3. NextEV opens office:  Chinese electric-car startup NextEV opened an office last week in Silicon Valley at a well-attended event. Founder William Li, a Chinese entrepreneur who created online car sales company Bitauto, has plans to build a series of electric and autonomous cars that that will at first be sold in China and then to consumers around the world. Li recruited former Cisco CTO, Padmasree Warrior, to lead his U.S. division. At the event, Warrior described the company’s mission is “to change transportation.” NextEV also has entered the Formula E electric racing series and has its own racing team. For the 2015/16 season, NextEV is registered as one of eight manufacturers in the series and is racing with a self-designed powertrain. The NextEV Formula E Team is also set for the 2016/17 season.
  4. Gauging trucking fuel economy rules: The University of Michigan’s Transportation Research Institute conducted a survey with 96 heavy-duty fleet managers who operate a combined total of just over 114,500 truck-tractors and approximately 350,000 trailers. Biodiesel blends (B5, B10, and B20) have been the most common alternative fuels in use, according to the survey. Fuel-saving technologies have played a big part in fleets getting closer to meeting federal fuel economy and emissions rules, with the most common fuel-saving technologies on truck-tractors being aluminum wheels, speed limiters, and low-rolling resistance dual tires. As for using alternative fuels, fleet managers appreciate lowering operating costs, reducing emissions, and availability of alternative fuels.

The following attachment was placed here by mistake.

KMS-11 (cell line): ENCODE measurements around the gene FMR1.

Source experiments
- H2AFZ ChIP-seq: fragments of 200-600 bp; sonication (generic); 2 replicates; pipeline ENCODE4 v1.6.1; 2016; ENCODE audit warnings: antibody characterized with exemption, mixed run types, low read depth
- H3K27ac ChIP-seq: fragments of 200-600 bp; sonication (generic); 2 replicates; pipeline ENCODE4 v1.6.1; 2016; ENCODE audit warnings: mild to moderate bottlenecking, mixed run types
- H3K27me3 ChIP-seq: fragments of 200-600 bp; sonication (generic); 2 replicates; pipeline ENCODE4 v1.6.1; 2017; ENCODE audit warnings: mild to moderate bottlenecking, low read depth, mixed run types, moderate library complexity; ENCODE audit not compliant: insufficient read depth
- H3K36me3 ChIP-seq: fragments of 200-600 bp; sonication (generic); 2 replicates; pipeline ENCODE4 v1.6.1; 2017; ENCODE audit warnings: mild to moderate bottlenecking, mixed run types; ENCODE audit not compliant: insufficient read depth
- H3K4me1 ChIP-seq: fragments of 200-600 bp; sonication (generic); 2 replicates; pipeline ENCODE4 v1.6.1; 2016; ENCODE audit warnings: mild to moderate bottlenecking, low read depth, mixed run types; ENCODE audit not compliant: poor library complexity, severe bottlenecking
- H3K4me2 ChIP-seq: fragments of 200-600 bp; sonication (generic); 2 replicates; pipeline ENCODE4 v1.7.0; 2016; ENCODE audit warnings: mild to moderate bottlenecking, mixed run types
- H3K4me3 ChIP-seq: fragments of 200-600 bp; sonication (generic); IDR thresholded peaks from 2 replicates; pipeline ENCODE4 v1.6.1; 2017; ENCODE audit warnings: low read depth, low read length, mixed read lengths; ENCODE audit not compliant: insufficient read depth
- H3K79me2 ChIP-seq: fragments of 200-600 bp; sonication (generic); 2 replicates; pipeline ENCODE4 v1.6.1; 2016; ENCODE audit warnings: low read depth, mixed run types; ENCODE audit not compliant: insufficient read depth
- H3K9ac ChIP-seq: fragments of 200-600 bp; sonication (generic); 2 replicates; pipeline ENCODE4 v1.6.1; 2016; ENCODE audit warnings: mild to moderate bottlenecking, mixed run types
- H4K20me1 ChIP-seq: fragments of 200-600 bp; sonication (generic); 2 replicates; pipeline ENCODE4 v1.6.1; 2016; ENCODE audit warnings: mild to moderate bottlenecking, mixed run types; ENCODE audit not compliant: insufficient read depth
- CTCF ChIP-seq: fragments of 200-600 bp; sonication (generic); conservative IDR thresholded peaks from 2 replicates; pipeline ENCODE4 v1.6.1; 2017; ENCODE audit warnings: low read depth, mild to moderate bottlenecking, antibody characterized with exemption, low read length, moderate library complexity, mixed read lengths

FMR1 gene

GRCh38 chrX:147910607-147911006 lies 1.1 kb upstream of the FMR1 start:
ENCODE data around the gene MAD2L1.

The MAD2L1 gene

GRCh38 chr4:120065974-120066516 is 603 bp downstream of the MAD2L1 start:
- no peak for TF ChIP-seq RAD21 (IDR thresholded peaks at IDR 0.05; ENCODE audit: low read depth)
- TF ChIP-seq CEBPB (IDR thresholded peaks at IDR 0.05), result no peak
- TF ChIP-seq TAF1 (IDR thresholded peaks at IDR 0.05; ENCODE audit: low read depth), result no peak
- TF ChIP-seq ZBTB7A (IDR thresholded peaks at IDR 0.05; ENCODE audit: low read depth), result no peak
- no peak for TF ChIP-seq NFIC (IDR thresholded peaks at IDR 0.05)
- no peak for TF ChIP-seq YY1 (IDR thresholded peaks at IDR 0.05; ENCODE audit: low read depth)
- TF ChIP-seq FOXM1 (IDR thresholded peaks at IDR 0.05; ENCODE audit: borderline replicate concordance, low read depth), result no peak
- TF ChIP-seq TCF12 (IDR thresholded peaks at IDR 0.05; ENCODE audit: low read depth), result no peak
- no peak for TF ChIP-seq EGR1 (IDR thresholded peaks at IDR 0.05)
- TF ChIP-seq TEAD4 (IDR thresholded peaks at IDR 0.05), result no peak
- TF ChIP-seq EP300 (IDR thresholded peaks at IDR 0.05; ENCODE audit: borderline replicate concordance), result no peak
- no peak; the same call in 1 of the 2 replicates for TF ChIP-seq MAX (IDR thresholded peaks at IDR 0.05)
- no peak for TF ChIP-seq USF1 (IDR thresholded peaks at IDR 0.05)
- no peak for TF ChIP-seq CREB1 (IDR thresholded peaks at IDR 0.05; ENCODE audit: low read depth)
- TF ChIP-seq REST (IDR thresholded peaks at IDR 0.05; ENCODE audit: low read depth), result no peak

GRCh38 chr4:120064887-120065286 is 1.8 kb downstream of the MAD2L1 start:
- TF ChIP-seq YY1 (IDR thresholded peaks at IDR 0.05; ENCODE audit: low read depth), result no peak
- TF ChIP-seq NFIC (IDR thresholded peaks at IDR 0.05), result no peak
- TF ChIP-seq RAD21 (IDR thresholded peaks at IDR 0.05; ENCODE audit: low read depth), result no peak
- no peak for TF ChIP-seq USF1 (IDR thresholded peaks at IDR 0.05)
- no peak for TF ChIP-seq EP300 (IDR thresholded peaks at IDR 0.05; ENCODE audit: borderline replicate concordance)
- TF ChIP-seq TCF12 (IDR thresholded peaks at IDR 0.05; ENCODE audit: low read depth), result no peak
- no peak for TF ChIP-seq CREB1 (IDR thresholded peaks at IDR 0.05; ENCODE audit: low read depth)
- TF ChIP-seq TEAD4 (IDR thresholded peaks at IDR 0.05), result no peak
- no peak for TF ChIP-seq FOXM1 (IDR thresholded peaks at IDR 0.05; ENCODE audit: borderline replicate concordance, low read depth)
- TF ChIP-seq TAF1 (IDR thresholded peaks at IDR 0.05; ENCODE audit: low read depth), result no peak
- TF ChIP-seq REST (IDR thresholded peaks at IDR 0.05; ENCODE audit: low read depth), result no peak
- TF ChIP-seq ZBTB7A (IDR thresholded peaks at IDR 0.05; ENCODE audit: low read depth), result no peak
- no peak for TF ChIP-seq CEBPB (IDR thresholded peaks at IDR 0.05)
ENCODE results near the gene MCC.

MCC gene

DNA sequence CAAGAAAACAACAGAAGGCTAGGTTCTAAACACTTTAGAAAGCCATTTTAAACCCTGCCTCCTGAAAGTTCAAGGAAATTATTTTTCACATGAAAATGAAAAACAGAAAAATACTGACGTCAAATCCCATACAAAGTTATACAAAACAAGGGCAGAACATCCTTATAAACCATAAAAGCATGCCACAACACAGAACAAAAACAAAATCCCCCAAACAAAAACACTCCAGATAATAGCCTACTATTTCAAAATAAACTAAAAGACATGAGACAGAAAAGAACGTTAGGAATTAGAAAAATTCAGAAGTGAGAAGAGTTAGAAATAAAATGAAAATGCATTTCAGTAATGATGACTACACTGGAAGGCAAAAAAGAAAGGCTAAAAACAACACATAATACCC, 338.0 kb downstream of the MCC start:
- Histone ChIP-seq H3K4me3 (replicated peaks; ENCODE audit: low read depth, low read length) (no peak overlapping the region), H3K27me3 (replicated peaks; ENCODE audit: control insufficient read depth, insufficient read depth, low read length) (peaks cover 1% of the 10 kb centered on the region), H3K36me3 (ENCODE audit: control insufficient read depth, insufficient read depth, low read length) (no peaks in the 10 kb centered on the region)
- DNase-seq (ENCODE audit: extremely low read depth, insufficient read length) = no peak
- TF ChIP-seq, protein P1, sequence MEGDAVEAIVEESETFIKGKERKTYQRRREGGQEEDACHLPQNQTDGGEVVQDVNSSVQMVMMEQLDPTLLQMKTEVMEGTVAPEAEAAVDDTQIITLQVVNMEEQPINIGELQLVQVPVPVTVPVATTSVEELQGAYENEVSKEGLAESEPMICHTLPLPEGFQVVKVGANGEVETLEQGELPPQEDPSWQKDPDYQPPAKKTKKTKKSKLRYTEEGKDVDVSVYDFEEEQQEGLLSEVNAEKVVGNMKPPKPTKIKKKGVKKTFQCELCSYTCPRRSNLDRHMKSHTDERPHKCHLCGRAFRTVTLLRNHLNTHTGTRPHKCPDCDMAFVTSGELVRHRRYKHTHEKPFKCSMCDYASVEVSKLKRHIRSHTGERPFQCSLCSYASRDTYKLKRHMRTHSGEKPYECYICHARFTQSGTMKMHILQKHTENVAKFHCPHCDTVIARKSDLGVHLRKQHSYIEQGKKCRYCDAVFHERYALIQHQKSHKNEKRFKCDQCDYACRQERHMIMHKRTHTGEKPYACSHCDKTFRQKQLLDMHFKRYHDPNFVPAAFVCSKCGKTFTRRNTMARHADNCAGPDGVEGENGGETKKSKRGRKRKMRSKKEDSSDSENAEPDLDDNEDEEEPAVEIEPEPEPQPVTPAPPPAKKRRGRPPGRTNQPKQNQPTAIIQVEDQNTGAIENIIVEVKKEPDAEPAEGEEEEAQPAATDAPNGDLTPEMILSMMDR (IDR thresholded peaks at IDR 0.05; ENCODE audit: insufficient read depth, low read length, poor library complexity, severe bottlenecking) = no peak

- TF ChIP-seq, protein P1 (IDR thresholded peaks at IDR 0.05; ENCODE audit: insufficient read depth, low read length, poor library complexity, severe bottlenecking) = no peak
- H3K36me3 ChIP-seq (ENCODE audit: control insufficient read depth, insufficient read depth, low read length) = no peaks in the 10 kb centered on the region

5. Solar partnership:  Tesla and Panasonic have entered into a non-binding letter of intent to collaborate on manufacturing and production of photovoltaic (PV) cells and modules in Buffalo, N.Y. The agreement is contingent upon shareholders’ approval of Tesla’s acquisition of SolarCity next month. Tesla will use the cells and modules in a solar energy system that will work seamlessly with Powerwall and Powerpack, Tesla’s energy storage products. With the aid of installation, sales and financing capabilities from SolarCity, Tesla will “bring an integrated sustainable energy solution to residential, commercial, and grid-scale customers,” according to the Tesla blog.